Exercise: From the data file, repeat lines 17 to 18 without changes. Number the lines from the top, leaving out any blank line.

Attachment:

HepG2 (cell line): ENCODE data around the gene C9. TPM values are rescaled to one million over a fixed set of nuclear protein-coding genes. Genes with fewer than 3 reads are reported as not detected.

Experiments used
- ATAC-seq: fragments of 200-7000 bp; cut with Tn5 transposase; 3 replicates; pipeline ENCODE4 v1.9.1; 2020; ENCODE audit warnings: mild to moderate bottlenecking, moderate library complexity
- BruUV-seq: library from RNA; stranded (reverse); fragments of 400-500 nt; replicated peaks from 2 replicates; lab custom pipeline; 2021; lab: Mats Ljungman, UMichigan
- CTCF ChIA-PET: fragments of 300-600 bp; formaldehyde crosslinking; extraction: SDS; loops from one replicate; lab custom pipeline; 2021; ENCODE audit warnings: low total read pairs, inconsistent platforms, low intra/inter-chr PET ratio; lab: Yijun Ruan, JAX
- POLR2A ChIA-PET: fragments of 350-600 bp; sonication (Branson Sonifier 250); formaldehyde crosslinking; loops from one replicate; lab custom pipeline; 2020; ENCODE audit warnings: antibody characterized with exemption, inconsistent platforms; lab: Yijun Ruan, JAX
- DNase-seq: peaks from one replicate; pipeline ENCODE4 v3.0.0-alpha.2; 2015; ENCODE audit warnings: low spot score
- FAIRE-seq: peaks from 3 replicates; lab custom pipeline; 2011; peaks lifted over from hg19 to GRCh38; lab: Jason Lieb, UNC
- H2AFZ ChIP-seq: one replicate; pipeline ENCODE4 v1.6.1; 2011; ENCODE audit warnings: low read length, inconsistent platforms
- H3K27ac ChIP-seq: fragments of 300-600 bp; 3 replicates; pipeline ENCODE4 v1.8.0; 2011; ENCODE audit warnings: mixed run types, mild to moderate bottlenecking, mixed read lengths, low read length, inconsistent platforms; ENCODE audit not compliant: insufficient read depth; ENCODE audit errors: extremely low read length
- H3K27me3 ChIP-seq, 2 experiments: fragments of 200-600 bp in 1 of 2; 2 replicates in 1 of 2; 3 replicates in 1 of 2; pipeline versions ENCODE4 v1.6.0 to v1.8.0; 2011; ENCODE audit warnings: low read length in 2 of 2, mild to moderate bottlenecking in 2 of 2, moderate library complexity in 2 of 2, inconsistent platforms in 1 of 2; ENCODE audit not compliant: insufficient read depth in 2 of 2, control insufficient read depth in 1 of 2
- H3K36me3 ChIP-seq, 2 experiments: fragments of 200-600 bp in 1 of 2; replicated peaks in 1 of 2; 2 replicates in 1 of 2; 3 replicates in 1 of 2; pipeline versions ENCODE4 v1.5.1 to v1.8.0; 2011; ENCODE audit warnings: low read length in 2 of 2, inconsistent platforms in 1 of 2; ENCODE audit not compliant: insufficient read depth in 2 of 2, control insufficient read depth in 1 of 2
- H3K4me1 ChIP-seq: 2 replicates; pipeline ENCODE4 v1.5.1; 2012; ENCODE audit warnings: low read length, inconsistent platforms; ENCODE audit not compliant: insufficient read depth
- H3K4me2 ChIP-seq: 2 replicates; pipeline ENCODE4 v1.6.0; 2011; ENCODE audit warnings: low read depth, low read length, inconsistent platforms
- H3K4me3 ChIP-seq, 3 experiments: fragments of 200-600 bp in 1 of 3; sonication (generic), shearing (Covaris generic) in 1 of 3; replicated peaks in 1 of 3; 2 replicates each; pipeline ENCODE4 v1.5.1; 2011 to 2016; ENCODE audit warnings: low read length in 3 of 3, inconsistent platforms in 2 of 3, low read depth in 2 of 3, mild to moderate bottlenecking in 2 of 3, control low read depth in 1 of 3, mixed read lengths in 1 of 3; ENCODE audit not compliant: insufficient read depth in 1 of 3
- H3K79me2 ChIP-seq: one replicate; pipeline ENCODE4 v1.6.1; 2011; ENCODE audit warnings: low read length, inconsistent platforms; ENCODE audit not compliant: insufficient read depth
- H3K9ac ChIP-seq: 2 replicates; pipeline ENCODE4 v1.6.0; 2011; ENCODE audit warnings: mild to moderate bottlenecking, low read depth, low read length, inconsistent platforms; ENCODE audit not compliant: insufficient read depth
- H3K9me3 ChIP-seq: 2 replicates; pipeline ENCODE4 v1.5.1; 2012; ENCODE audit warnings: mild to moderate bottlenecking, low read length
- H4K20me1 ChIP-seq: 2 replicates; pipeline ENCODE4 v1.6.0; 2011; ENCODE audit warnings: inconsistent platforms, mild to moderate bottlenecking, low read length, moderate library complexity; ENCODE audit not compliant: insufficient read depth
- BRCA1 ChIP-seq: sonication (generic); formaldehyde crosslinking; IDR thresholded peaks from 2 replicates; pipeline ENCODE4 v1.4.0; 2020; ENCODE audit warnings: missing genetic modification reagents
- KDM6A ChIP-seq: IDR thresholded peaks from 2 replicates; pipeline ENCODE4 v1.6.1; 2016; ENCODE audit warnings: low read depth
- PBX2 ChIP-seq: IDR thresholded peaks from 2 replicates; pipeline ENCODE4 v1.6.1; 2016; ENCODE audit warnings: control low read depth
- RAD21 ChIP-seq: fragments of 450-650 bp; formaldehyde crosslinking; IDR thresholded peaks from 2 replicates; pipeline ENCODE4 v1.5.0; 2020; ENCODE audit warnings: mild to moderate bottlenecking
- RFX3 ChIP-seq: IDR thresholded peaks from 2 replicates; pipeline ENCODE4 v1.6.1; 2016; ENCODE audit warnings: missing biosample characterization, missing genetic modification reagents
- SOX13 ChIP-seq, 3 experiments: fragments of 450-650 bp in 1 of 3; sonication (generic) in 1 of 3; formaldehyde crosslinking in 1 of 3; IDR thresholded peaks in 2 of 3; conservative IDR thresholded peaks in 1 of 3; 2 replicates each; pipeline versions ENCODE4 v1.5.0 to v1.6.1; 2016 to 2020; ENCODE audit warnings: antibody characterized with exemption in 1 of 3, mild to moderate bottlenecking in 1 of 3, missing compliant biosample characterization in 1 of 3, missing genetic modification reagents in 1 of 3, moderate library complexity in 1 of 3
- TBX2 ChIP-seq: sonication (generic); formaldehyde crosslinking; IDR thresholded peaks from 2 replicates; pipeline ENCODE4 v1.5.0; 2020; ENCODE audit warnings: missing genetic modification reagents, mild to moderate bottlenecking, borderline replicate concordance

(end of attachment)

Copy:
- H3K9ac ChIP-seq: 2 replicates; pipeline ENCODE4 v1.6.0; 2011; ENCODE audit warnings: mild to moderate bottlenecking, low read depth, low read length, inconsistent platforms; ENCODE audit not compliant: insufficient read depth
- H3K9me3 ChIP-seq: 2 replicates; pipeline ENCODE4 v1.5.1; 2012; ENCODE audit warnings: mild to moderate bottlenecking, low read length